to the living room. Id., 126-27. On the evening of
the murder, the living room was illuminated only indirectly
by light emanating from the kitchen and the game room.
Id., 127. There was a couch on the back wall of the
living room that faced the front door. Id. The front
door opened into a lighted common hallway. Id., 126.
people visited the apartment intermittently throughout the
night, while Delgado, Clement and Valle primarily remained in
the game room playing games and drinking alcoholic beverages.
Id., 127. At around midnight, Valle was preparing to
leave the apartment when he exited the game room to say
goodbye to Del-gado, who was standing just inside the front
door attempting to get rid of two men who stood in the
hallway. Id. As Valle approached the front door, he
saw someone with a gun in the hallway and described him as a
Hispanic male in his early twenties, wearing braids and black
clothing. Id. The gunman then pointed a handgun
directly at Valle and entered the apartment, along with
another man. Id.
Delgado, Clement, and one other man present in the apartment
were ordered to sit down on the couch. Id. After the
men were gathered on the couch in the living room, the two
intruders were only a few feet away for a period of several
minutes. Id. Both Valle and Clement had multiple
opportunities to see the intruders' faces. Id.,
127-28. Valle saw the gunman's face in the brightly lit
hallway prior to his entrance into the apartment and, when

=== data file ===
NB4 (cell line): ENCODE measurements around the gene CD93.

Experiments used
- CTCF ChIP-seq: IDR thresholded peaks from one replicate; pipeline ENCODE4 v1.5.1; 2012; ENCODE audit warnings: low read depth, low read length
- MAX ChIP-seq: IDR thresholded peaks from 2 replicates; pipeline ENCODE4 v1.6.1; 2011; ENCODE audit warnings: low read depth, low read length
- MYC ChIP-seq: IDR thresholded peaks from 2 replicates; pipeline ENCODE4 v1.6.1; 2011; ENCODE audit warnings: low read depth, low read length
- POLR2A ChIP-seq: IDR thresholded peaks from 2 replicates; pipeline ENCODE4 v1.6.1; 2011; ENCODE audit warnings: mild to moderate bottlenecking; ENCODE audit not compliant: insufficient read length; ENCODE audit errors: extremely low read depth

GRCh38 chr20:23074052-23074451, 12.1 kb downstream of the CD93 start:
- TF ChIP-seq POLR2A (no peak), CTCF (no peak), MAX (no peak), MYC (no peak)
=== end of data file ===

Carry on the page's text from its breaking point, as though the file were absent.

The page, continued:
Valle was seated in the living room, saw the gunman's
face illuminated by light from the kitchen. Id.,
128. Clement first saw the gunman's face when the gunman
entered the apartment and briefly walked into the lighted
game room, and, again, when they were all in the living room
that was illuminated by the kitchen light. Id.
intruders ordered the men to surrender their valuables, which
they did. Id. The intruders were dissatisfied with
Delgado's offer of a small amount of marijuana, believing
Delgado had money and drugs elsewhere in the apartment.
Id. When the intruders sought access to the bedroom
of the apartment, which was attached to the kitchen, Delgado
suddenly rushed the gunman and grabbed him, causing a
struggle to ensue between Delgado and the gunman.
Id., 127-28. Three shots rang out, and Clement and
Valle fled to the game room as Delgado fell to the floor.
Id., 128. When it was apparent that the intruders
had fled, Valle emerged from the game room to discover
Delgado lying in a pool of blood and called the police.
Id. When the police arrived, both Valle and Clement
stated that they would be able to identify the gunman.
days later, while making his regular visit to his parole
officer, Valle observed the petitioner at the parole office,
and immediately recognized him as the gunman. Id.,
129. He reported this to office personnel, who conveyed the
information to the detective who was leading the
investigation into the incident. Id. On the basis of
this information, the detective presented Valle with a
photographic array consisting of eight photographs fitting
the description Valle provided, including one photograph of
the petitioner. Id. Valle immediately selected the
photograph of the petitioner. Id., 130.
days later, the detective contacted Clement and requested
that he view a photographic array that included one
photograph of the petitioner. Clement was immediately drawn
to one photograph but did not want to be too hasty in making
an identification. Id. Initially, he eliminated all
but two photographs as possibilities but kept returning to
one photograph, that of the petitioner, that had initially
attracted his attention. Id. Clement stated that his
identification was based primarily on his recognition of the
petitioner's eyes, which were the same eyes as the
gunman. Id., 130-31.
basis of Valle's and Clement's identifications, the